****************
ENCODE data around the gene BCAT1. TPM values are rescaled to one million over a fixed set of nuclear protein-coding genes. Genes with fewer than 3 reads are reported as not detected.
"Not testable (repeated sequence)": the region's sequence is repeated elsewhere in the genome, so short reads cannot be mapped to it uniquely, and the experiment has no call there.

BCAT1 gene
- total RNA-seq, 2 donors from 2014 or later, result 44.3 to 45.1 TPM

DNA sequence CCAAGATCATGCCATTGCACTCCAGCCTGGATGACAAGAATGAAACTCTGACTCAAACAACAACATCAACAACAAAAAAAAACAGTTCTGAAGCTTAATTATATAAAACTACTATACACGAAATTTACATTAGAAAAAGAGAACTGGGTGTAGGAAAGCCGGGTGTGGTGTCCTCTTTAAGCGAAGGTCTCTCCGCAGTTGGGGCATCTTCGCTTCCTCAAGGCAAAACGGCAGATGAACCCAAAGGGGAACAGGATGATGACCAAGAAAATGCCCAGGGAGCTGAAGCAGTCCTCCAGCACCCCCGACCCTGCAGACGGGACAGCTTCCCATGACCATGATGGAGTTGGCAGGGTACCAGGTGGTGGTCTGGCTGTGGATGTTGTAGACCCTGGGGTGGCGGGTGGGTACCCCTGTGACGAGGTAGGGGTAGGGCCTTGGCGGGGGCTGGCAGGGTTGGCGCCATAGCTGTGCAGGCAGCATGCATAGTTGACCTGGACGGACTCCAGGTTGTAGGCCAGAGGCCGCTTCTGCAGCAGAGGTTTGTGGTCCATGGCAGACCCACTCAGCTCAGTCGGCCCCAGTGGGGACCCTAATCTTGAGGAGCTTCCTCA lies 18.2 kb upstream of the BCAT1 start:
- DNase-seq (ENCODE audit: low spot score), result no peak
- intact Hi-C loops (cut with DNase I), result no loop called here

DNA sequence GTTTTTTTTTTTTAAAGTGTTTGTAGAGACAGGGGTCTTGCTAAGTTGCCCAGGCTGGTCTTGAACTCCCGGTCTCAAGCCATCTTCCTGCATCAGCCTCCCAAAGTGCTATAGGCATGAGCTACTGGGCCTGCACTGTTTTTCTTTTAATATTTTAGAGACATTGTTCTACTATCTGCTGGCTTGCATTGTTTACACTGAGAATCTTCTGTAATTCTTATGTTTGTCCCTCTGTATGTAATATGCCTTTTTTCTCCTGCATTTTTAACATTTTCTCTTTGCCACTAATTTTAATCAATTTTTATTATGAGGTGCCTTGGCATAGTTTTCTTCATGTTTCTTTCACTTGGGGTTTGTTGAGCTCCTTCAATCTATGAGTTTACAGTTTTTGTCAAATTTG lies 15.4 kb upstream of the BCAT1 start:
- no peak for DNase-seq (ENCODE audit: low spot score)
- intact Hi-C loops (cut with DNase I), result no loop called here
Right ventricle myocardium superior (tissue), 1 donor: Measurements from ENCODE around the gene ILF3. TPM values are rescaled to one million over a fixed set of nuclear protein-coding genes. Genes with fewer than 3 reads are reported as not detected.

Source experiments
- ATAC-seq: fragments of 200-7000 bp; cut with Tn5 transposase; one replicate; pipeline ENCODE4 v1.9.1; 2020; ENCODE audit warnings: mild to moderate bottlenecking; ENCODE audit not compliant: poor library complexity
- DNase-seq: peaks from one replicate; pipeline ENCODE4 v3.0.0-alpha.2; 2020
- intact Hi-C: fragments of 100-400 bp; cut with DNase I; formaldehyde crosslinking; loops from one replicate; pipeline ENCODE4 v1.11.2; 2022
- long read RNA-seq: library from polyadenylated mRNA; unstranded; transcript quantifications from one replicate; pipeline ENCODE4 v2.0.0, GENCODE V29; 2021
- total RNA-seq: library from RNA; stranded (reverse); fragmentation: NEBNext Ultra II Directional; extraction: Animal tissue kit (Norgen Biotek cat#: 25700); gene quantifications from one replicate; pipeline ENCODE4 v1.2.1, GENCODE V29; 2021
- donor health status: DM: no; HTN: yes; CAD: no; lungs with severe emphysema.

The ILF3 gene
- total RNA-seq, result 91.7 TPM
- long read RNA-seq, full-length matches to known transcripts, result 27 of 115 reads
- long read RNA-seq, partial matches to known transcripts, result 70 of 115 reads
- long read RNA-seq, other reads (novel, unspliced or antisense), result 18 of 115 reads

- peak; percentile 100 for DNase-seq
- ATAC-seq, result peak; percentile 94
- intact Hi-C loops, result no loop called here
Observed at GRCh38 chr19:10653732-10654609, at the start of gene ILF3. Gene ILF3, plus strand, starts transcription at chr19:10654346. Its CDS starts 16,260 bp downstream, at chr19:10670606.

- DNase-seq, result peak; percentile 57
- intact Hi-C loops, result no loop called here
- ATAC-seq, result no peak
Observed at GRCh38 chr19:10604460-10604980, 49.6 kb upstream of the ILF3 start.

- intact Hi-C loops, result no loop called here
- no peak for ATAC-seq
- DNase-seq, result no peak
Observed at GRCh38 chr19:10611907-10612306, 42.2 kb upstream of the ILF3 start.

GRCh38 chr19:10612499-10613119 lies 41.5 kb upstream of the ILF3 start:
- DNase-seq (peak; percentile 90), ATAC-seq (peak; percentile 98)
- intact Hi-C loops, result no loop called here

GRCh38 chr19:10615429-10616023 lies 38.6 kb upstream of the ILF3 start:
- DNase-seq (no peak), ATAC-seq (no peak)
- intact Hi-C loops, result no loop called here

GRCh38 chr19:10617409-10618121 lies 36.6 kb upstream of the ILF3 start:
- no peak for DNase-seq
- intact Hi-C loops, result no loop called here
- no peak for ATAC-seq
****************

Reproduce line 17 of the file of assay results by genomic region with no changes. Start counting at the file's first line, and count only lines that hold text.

- total RNA-seq: library from RNA; stranded (reverse); fragmentation: NEBNext Ultra II Directional; extraction: Animal tissue kit (Norgen Biotek cat#: 25700); gene quantifications from one replicate; pipeline ENCODE4 v1.2.1, GENCODE V29; 2021